Learning ReactJs

Part III

So this is a post on the fourth video tutorial here. At this point, I have set up the environment with babble, and webpack, and I have created a few components in the index.js file.

Now I am going to work with children (not the germ factories).

What I get about children is that you use them to nest data. I can see that being advantageous if only some parts of your data are dynamic (changing). But, there maybe some more uses I cannot see at the moment. If you ask Mr.Google, “Why use children in React?” you get nothing. I may be missing something but… oh well. It may be one of those things you learn with practice.

I added a child to the ProfileLink component that was the username acting as a link to the profile on GitHub.

Next, I started on the routers. This allows mapping of components with custom URLs. First, I needed to install react-router using npm. Then I created another folder inside the app folder called config. Inside that folder, I made a file called routes.js. This file will house all the routes for our app.

I needed to require some things in our routes.js file.

  1. React => var React = require(“react”);
  2. React Router =>var ReactRouter = require(“react-router”);
  3. Router => var Router = ReactRouter.Router;
  4. Route=> var Route = ReactRouter.Route;
  5. Index Router => var IndexRoute = ReactRouter.IndexRoute;

I then required (as a function) components that I had yet to build (Tyler says we will build them later) . These will be in the soon-to-be components folder

var Main = require(“../components/Main”);
var Home = require(“../components/home”);

After that, I made the routes variable and also add an export module at the bottom.

This is my router component (so far)

var routes = (
 <Router>
 <Route path=’/’ component={Main}></Route>
 </Router>
 )
;

The script in the middle keeps the main component active. What happens is that we can retain a header or a footer while we navigate through the routes and so some of the content may change while others stay static. Tyler gives the example of twitter header.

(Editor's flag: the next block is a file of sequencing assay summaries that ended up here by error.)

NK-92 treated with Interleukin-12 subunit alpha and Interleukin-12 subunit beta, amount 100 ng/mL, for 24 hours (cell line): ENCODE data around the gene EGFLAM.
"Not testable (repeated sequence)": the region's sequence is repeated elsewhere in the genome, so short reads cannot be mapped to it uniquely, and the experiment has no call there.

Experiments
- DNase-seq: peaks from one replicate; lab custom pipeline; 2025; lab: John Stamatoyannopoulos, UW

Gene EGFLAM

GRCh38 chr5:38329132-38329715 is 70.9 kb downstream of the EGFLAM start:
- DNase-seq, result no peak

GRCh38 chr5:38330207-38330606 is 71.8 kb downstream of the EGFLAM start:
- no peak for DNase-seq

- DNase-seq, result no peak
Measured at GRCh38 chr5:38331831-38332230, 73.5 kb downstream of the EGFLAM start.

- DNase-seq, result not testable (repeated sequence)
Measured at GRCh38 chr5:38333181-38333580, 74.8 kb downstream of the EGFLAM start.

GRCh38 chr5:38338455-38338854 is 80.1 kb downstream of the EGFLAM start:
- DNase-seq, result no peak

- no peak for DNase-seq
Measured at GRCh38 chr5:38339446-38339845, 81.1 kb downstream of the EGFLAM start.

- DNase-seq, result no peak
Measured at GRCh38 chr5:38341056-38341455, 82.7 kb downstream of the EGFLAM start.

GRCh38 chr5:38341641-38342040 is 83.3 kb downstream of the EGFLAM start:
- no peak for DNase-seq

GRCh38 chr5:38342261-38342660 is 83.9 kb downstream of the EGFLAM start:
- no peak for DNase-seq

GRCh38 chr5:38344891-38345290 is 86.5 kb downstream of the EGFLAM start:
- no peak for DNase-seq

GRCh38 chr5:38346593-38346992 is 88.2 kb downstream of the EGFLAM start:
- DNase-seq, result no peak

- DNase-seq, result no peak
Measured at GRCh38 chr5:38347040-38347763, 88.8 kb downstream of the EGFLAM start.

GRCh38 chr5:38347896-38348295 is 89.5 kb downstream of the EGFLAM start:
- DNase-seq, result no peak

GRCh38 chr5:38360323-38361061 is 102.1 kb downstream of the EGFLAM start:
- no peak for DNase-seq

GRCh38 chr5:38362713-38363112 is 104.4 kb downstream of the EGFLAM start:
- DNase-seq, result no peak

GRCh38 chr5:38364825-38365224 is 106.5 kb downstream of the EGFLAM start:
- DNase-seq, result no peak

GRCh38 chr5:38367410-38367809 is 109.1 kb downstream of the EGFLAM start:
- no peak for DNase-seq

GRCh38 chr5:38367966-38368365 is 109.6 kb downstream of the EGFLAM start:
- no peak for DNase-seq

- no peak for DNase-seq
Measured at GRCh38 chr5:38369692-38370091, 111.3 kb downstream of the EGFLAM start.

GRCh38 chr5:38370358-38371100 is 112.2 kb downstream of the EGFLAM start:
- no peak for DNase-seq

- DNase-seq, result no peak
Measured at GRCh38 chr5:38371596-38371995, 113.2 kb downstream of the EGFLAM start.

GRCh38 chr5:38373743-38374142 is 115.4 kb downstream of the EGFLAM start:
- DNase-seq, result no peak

quickly, I created a components folder and in that folder I created a Main and a Home file. In those files, I created one component that shared their name. They were pretty much identical except that Main will always be active so we have to ask it to render it’s children. In the render function, I needed to add a this.props.children .

Now, I have to go back to out index.js in out app file and delete all the components except the ReactDom and add one more requirement to the list

var routes = require(‘./config/routes’)

In the ReactDom, instead of the Avatar line, I put in, routes.

After this is all done, I reran the production command and… it didn’t work. 0:35 in the morning, and it didn’t work. So I started to cry… no.

So I started with the obvious, maybe I did something wrong. Then I think… “what version of react-router do I have?”. I know that Tyler used 2.0- something. I check my package.json. Sitting nonchalantly, next to the words react-router was the number 3.0.0. So I changed it to 2.0.0 and ran npm install. That fixed it!

So now what the heck is this IndexRoute I required in my routes.js?! From my understanding, it’s like a default route. If you go to any URL other than a specified route, the IndexRoute component will show.

Inside the components folder, I opened up the Main.js file and added a class to the component I rendered earlier. The class was called “main-container”. Then I added hashHistory to the routes.js file by first requiring it and then adding it to the routes component.

If you want to see the full code, you can see it here. This code isn’t mine, I have been copying and studying from the tutorial. Check it out and see for your self. This is my first interaction with React and I would love it if you gave me some tips or cool resources. Also, if you could give me examples of why it would be helpful to use children, I would really appreciate it.

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